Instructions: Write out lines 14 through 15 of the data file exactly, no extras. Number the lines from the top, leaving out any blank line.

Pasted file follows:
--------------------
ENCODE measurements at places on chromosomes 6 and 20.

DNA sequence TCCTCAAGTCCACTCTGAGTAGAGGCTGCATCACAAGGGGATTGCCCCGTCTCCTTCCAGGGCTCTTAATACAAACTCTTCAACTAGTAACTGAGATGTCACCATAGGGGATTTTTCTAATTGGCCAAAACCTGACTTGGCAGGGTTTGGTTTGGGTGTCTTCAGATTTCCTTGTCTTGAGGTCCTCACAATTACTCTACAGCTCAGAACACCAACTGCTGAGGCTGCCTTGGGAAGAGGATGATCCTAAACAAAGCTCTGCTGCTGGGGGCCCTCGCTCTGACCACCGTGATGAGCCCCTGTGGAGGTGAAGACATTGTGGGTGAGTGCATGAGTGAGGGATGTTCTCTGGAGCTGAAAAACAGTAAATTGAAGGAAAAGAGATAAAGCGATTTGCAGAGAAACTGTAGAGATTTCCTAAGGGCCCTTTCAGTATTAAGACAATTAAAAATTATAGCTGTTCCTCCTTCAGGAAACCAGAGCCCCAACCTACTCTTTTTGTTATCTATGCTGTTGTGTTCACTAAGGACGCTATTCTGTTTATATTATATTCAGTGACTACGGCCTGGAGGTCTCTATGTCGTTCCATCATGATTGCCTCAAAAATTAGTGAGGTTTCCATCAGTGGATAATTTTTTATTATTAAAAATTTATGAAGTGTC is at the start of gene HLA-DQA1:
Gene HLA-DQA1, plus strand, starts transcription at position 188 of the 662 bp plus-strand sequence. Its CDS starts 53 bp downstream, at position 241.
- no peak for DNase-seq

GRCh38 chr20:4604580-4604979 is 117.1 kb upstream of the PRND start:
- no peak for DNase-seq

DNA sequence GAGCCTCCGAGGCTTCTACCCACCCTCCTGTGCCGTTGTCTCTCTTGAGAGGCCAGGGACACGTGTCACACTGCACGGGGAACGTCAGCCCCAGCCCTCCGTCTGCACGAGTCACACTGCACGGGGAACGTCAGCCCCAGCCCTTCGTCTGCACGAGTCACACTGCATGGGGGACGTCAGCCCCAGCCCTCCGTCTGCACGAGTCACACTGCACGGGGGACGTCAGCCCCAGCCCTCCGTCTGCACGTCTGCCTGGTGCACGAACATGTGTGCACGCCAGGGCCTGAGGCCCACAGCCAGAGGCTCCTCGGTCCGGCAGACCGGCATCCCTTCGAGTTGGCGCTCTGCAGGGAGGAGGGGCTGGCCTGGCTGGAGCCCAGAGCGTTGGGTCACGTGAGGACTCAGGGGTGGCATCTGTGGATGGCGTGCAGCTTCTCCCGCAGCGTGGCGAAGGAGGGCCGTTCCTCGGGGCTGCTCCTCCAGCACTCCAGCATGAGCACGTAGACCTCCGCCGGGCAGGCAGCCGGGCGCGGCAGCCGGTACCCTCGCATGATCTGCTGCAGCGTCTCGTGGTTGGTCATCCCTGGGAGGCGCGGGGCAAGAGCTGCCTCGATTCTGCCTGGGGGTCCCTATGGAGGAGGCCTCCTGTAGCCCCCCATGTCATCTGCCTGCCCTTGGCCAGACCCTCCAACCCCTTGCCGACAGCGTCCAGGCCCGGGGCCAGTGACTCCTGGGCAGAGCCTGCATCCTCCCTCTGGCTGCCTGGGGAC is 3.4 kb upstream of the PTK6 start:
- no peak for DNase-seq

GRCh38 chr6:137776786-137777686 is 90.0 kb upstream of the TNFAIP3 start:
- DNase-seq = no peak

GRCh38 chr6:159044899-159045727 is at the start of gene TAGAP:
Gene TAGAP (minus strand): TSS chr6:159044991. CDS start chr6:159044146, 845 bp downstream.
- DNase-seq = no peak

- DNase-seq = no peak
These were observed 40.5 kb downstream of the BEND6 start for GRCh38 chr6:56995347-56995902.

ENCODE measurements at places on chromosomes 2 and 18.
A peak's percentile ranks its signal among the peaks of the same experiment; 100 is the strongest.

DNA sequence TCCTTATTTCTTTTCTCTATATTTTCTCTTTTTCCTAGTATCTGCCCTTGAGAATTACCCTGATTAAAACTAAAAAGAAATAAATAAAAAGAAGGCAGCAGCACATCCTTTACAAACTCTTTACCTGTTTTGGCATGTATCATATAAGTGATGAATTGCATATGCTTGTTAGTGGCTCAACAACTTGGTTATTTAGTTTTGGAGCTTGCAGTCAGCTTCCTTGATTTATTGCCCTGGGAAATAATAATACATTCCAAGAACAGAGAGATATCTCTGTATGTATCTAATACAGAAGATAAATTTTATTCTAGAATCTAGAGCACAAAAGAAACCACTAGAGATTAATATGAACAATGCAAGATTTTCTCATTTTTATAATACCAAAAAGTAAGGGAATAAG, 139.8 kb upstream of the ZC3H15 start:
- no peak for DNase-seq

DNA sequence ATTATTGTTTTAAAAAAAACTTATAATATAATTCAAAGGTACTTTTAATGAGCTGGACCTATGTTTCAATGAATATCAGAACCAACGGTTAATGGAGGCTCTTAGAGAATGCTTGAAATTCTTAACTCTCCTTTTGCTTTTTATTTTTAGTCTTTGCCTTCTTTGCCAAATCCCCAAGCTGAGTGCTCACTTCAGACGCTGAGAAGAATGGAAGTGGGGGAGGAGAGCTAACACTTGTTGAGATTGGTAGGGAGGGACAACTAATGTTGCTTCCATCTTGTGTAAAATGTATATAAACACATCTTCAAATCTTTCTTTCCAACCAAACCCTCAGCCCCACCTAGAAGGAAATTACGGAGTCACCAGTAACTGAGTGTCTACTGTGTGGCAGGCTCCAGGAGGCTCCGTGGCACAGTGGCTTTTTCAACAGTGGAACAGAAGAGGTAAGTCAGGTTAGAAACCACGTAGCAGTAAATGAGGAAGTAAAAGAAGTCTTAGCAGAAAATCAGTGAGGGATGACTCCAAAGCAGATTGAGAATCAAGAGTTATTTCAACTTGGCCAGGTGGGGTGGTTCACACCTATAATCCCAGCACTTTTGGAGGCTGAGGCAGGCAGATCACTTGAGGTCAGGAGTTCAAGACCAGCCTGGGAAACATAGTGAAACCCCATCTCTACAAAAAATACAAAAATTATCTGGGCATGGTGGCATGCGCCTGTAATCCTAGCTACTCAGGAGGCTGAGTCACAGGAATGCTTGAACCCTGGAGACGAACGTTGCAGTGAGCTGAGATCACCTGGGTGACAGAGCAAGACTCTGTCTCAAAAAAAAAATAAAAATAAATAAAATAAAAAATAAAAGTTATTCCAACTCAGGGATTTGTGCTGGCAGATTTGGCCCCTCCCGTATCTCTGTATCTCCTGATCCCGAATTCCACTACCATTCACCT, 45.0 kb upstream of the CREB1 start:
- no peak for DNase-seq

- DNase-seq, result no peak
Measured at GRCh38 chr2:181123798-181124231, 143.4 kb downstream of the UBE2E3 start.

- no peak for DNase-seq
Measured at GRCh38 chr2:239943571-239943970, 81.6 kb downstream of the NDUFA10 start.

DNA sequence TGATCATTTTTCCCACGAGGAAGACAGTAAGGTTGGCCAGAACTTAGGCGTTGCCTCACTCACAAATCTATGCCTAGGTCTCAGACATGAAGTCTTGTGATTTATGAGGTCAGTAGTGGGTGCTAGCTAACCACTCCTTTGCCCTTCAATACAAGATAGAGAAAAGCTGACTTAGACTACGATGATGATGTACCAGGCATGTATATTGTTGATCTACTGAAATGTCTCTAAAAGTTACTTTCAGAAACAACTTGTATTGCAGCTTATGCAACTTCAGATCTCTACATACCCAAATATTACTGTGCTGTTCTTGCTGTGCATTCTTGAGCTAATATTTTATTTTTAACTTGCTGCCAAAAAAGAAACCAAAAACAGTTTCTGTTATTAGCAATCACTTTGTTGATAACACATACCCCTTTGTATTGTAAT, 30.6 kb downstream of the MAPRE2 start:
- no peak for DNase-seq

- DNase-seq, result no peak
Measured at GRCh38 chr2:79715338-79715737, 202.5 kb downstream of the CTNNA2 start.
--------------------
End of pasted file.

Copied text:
- DNase-seq = no peak
These were observed 40.5 kb downstream of the BEND6 start for GRCh38 chr6:56995347-56995902.